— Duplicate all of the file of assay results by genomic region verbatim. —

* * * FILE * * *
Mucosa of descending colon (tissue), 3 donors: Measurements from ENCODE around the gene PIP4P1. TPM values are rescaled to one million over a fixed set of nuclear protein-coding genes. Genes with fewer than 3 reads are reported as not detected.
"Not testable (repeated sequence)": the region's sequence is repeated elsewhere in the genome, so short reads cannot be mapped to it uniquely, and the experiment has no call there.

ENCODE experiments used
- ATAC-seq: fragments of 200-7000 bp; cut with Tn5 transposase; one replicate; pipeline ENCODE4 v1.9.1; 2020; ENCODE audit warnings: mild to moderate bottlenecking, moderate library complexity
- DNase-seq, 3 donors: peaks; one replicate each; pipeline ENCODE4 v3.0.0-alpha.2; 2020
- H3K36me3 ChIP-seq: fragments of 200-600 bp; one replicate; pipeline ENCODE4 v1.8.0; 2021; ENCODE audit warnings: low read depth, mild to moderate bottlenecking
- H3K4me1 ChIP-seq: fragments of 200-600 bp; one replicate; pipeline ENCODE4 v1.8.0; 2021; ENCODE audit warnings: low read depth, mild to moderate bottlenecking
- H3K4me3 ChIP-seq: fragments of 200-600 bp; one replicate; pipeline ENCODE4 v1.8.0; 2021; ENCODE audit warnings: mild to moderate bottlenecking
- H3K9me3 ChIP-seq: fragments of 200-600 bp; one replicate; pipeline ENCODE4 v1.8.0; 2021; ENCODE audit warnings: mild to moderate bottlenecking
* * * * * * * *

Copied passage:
Mucosa of descending colon (tissue), 3 donors: Measurements from ENCODE around the gene PIP4P1. TPM values are rescaled to one million over a fixed set of nuclear protein-coding genes. Genes with fewer than 3 reads are reported as not detected.
"Not testable (repeated sequence)": the region's sequence is repeated elsewhere in the genome, so short reads cannot be mapped to it uniquely, and the experiment has no call there.

ENCODE experiments used
- ATAC-seq: fragments of 200-7000 bp; cut with Tn5 transposase; one replicate; pipeline ENCODE4 v1.9.1; 2020; ENCODE audit warnings: mild to moderate bottlenecking, moderate library complexity
- DNase-seq, 3 donors: peaks; one replicate each; pipeline ENCODE4 v3.0.0-alpha.2; 2020
- H3K36me3 ChIP-seq: fragments of 200-600 bp; one replicate; pipeline ENCODE4 v1.8.0; 2021; ENCODE audit warnings: low read depth, mild to moderate bottlenecking
- H3K4me1 ChIP-seq: fragments of 200-600 bp; one replicate; pipeline ENCODE4 v1.8.0; 2021; ENCODE audit warnings: low read depth, mild to moderate bottlenecking
- H3K4me3 ChIP-seq: fragments of 200-600 bp; one replicate; pipeline ENCODE4 v1.8.0; 2021; ENCODE audit warnings: mild to moderate bottlenecking
- H3K9me3 ChIP-seq: fragments of 200-600 bp; one replicate; pipeline ENCODE4 v1.8.0; 2021; ENCODE audit warnings: mild to moderate bottlenecking